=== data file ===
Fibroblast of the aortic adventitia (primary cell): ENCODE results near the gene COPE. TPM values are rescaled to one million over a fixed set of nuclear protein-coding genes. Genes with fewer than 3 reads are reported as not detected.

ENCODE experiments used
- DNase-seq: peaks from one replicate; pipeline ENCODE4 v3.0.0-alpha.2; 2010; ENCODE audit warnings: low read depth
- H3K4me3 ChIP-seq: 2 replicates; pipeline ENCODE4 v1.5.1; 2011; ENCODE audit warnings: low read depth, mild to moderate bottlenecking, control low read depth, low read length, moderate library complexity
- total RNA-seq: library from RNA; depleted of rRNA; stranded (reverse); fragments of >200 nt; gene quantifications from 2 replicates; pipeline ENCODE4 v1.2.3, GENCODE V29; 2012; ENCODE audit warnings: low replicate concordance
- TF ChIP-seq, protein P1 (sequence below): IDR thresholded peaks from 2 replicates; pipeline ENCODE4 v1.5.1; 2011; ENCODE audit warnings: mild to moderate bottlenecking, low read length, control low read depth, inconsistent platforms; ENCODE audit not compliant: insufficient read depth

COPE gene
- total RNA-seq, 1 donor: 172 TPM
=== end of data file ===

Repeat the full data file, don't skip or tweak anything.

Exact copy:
Fibroblast of the aortic adventitia (primary cell): ENCODE results near the gene COPE. TPM values are rescaled to one million over a fixed set of nuclear protein-coding genes. Genes with fewer than 3 reads are reported as not detected.

ENCODE experiments used
- DNase-seq: peaks from one replicate; pipeline ENCODE4 v3.0.0-alpha.2; 2010; ENCODE audit warnings: low read depth
- H3K4me3 ChIP-seq: 2 replicates; pipeline ENCODE4 v1.5.1; 2011; ENCODE audit warnings: low read depth, mild to moderate bottlenecking, control low read depth, low read length, moderate library complexity
- total RNA-seq: library from RNA; depleted of rRNA; stranded (reverse); fragments of >200 nt; gene quantifications from 2 replicates; pipeline ENCODE4 v1.2.3, GENCODE V29; 2012; ENCODE audit warnings: low replicate concordance
- TF ChIP-seq, protein P1 (sequence below): IDR thresholded peaks from 2 replicates; pipeline ENCODE4 v1.5.1; 2011; ENCODE audit warnings: mild to moderate bottlenecking, low read length, control low read depth, inconsistent platforms; ENCODE audit not compliant: insufficient read depth

COPE gene
- total RNA-seq, 1 donor: 172 TPM